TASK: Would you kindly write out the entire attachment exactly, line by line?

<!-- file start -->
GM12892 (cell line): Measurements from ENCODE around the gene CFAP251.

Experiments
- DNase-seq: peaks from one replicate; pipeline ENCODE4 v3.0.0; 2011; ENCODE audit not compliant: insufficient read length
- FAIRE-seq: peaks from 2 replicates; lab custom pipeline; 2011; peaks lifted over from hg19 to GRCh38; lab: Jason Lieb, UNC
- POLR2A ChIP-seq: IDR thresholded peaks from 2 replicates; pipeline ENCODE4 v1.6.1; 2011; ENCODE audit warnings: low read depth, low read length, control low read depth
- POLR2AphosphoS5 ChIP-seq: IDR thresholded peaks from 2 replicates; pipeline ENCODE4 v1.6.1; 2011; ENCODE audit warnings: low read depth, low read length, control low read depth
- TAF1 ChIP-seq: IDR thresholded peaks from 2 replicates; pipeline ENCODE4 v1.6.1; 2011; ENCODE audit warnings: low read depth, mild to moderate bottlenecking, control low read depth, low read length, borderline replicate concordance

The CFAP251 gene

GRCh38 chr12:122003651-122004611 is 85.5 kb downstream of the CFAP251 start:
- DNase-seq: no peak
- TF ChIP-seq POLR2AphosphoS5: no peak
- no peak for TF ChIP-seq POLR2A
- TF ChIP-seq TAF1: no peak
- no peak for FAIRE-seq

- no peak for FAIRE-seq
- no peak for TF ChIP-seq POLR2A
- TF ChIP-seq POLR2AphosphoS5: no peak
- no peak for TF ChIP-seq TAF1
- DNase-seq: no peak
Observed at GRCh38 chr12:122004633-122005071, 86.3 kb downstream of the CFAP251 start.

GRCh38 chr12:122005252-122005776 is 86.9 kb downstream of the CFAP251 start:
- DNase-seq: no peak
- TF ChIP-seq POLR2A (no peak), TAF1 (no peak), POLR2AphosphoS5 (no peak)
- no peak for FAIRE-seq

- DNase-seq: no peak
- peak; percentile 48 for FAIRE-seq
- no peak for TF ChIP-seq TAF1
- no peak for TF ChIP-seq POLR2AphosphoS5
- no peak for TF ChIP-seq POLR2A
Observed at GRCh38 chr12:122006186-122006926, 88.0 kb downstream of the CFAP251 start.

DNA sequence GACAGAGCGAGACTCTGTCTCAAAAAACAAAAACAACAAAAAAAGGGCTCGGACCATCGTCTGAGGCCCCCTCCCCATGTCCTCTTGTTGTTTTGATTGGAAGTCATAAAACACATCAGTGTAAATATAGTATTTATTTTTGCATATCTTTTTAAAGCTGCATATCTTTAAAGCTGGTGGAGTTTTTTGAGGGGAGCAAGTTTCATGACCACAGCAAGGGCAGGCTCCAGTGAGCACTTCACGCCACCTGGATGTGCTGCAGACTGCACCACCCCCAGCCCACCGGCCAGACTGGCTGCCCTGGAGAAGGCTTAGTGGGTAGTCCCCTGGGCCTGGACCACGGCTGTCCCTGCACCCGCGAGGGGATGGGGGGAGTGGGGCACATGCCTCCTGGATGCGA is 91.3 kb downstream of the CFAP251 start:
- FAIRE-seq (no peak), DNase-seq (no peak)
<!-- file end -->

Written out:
GM12892 (cell line): Measurements from ENCODE around the gene CFAP251.

Experiments
- DNase-seq: peaks from one replicate; pipeline ENCODE4 v3.0.0; 2011; ENCODE audit not compliant: insufficient read length
- FAIRE-seq: peaks from 2 replicates; lab custom pipeline; 2011; peaks lifted over from hg19 to GRCh38; lab: Jason Lieb, UNC
- POLR2A ChIP-seq: IDR thresholded peaks from 2 replicates; pipeline ENCODE4 v1.6.1; 2011; ENCODE audit warnings: low read depth, low read length, control low read depth
- POLR2AphosphoS5 ChIP-seq: IDR thresholded peaks from 2 replicates; pipeline ENCODE4 v1.6.1; 2011; ENCODE audit warnings: low read depth, low read length, control low read depth
- TAF1 ChIP-seq: IDR thresholded peaks from 2 replicates; pipeline ENCODE4 v1.6.1; 2011; ENCODE audit warnings: low read depth, mild to moderate bottlenecking, control low read depth, low read length, borderline replicate concordance

The CFAP251 gene

GRCh38 chr12:122003651-122004611 is 85.5 kb downstream of the CFAP251 start:
- DNase-seq: no peak
- TF ChIP-seq POLR2AphosphoS5: no peak
- no peak for TF ChIP-seq POLR2A
- TF ChIP-seq TAF1: no peak
- no peak for FAIRE-seq

- no peak for FAIRE-seq
- no peak for TF ChIP-seq POLR2A
- TF ChIP-seq POLR2AphosphoS5: no peak
- no peak for TF ChIP-seq TAF1
- DNase-seq: no peak
Observed at GRCh38 chr12:122004633-122005071, 86.3 kb downstream of the CFAP251 start.

GRCh38 chr12:122005252-122005776 is 86.9 kb downstream of the CFAP251 start:
- DNase-seq: no peak
- TF ChIP-seq POLR2A (no peak), TAF1 (no peak), POLR2AphosphoS5 (no peak)
- no peak for FAIRE-seq

- DNase-seq: no peak
- peak; percentile 48 for FAIRE-seq
- no peak for TF ChIP-seq TAF1
- no peak for TF ChIP-seq POLR2AphosphoS5
- no peak for TF ChIP-seq POLR2A
Observed at GRCh38 chr12:122006186-122006926, 88.0 kb downstream of the CFAP251 start.

DNA sequence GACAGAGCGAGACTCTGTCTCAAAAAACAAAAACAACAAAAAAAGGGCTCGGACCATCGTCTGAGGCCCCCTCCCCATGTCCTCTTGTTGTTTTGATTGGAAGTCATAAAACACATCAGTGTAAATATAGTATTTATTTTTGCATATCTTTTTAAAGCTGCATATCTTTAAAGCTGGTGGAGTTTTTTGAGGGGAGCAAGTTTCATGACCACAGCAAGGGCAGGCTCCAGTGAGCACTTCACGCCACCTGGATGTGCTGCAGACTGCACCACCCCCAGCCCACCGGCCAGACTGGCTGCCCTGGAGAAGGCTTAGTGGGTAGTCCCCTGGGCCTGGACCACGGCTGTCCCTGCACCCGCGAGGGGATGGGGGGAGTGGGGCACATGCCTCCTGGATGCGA is 91.3 kb downstream of the CFAP251 start:
- FAIRE-seq (no peak), DNase-seq (no peak)